Inequality and low growth are teaming up and conspiring against development, innovation, inclusion and productivity, Alicia Bárcena, Executive Secretary of the Economic Commission for Latin America and the Caribbean (ECLAC), stated today while participating in the World Economic Forum (WEF), which will be held through Friday, January 24 in the Swiss city of Davos.
On Tuesday, January 21, the senior United Nations official acted as the moderator of a panel entitled Strategic Outlook: Latin America, which addressed the domestic pressures being faced by governments and the challenges for attaining a sustainable, prosperous and secure future in the region.
Also participating on the panel were the Economy Minister of Mexico, Graciela Márquez; the Economy Minister of Brazil, Paulo Guedes; the President of YPF and the Argentine government’s special envoy to WEF 2020, Guillermo Nielsen; and the Secretary-General of the Organization for Economic Cooperation and Development (OECD), Angel Gurría.
As part of her remarks, ECLAC’s Executive Secretary said that eight countries in the region changed their leaders in 2019, and that it was a historic year in terms of social unrest.
Economic growth decelerated in 18 of the 20 countries of Latin America, and in 23 of the 33 economies belonging to the region of Latin America and the Caribbean overall. The region grew 0.1% in 2019, and growth of 1.3% is forecast for 2020.
Bárcena added that while countries have made significant progress on poverty reduction, they have not made a comparable effort to fight inequality, the persistence of which is at the heart of the growing social demands and pressures that have emerged with intensity in various countries of the region.
“Inequality conspires against growth and it has recently given rise to conflicts due to unmet social demands, such as the insufficient provision of public goods and low levels of social protection,” she sustained.
Alicia Bárcena stressed that in recent decades, Latin America and the Caribbean has experienced striking growth in middle-income strata, which, nonetheless, continue to face numerous vulnerabilities, both with regard to their income and exercising their rights.
She specified that as of 2017, more than half of the adult population (52%) in middle-income strata had not completed 12 years of schooling, while 36.6% had occupations with a high risk of informality and precariousness. In addition, 44.7% of all economically active people in middle-income strata are not affiliated with or do not contribute to a pension system.
To tackle the scourge of inequality in the region, she said universal policies for social and labor inclusion are needed to contribute to increasing human capacities, productivity and economic growth, while also establishing a culture of rights and of social citizenship.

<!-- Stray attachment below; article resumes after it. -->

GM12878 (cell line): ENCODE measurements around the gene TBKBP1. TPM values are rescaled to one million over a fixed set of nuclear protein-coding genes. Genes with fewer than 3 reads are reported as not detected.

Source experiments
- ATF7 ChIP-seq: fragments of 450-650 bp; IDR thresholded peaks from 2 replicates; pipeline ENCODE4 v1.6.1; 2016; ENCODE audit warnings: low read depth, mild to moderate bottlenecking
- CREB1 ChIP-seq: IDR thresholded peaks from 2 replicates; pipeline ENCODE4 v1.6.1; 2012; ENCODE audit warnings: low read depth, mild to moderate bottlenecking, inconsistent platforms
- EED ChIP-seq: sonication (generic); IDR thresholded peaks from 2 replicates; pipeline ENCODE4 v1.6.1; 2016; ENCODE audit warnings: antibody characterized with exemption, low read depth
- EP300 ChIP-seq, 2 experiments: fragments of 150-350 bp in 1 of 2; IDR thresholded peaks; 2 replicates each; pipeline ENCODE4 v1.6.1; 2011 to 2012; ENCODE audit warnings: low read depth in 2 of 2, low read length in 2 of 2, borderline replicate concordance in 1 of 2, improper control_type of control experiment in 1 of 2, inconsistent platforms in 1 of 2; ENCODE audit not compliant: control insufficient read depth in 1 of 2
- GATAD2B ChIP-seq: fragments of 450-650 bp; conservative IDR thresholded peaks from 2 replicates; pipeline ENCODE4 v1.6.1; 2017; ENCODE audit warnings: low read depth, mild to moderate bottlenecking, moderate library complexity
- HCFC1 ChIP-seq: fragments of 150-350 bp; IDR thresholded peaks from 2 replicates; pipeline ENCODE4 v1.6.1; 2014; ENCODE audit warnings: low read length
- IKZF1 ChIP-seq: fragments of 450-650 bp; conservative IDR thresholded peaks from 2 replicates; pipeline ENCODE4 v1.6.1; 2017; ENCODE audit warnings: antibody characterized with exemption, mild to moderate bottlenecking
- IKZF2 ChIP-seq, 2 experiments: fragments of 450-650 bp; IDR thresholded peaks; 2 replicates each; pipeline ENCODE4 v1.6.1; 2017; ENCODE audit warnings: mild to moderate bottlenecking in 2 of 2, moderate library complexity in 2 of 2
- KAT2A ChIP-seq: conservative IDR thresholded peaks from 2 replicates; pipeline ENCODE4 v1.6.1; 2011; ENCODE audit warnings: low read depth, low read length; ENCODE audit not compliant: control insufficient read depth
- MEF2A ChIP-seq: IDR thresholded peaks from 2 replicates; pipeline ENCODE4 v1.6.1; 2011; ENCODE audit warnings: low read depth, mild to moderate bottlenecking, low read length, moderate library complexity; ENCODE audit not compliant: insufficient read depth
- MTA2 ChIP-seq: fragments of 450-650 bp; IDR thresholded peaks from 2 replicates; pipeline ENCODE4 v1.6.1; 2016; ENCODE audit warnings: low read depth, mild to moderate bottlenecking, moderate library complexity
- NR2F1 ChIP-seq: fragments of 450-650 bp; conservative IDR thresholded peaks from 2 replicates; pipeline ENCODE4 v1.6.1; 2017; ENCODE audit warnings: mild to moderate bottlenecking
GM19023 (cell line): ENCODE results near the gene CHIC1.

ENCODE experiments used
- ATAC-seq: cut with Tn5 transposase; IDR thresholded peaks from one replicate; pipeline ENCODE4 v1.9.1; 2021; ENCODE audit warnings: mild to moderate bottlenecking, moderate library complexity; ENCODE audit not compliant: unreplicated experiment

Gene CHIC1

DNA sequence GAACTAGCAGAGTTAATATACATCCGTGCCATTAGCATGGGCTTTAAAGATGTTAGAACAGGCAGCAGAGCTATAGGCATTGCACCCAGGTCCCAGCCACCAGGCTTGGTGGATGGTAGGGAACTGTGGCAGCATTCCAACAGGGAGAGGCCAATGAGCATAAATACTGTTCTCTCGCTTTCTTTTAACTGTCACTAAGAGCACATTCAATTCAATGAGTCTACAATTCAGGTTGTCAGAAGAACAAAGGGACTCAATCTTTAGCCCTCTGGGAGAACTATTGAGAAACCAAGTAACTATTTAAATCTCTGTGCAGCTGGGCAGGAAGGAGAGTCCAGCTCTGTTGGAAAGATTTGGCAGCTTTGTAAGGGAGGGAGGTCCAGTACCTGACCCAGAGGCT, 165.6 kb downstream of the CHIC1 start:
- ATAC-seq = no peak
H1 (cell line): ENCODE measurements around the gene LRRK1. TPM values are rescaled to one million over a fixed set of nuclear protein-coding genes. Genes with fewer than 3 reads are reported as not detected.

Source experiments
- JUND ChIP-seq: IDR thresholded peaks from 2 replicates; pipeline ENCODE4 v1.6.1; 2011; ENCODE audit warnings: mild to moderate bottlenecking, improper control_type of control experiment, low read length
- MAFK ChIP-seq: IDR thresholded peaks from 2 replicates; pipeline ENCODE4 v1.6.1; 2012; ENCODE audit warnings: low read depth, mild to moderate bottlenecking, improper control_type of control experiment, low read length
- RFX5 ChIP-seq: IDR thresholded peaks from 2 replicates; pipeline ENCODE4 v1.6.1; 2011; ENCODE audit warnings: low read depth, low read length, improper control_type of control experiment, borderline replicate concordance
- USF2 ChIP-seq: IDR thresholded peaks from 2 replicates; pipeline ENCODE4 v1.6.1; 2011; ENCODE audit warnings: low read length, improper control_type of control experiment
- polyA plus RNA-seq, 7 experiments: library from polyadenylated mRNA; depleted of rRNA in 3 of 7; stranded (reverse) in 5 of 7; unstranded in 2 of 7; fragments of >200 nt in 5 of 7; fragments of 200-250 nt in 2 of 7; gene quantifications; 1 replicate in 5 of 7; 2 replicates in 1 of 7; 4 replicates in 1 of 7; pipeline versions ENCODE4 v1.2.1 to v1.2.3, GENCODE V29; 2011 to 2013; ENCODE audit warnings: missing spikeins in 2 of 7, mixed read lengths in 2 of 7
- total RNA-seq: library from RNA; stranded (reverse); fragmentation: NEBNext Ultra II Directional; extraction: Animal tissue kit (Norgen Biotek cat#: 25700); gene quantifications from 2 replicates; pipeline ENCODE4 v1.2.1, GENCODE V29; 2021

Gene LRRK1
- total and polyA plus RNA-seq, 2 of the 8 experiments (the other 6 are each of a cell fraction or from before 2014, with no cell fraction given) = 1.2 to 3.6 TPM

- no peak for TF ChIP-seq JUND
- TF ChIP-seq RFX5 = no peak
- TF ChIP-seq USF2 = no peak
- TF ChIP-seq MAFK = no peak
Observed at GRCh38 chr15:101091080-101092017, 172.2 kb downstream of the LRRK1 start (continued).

She added that the region needs a new social compact to serve as the political instrument for implementing, in a democratic context, policies and institutional reforms with a strategic, medium-term perspective, with fewer risks that they will be rolled back.
The participation of ECLAC’s Executive Secretary in the World Economic Forum 2020 continued today with diverse activities and bilateral meetings.
Meanwhile, on Wednesday, January 22, Alicia Bárcena will speak on a panel entitled Strategic Outlook: Emerging Markets, which will analyze the outlook for emerging markets in 2020 in a context in which foreign direct investment is at its lowest level since the 1990s.
On the morning of Thursday, January 23, she will moderate the Country Strategy Dialogue on Mexico, where she will address the Comprehensive Development Plan for El Salvador, Guatemala, Honduras and south-southeast Mexico, which ECLAC is coordinating at the behest of these four countries.
That afternoon, she will participate in a session entitled How to Turn Protest into Progress, where she will refer to the antigovernment protests that have taken place in some countries of the region and the world against entrenched inequality, corruption and political repression, and to how social movements can move from protest to political change in an effective way.
In the framework of her participation in the World Economic Forum, Alicia Bárcena will also hold a series of bilateral meetings with representatives of the public and private sectors at a global level.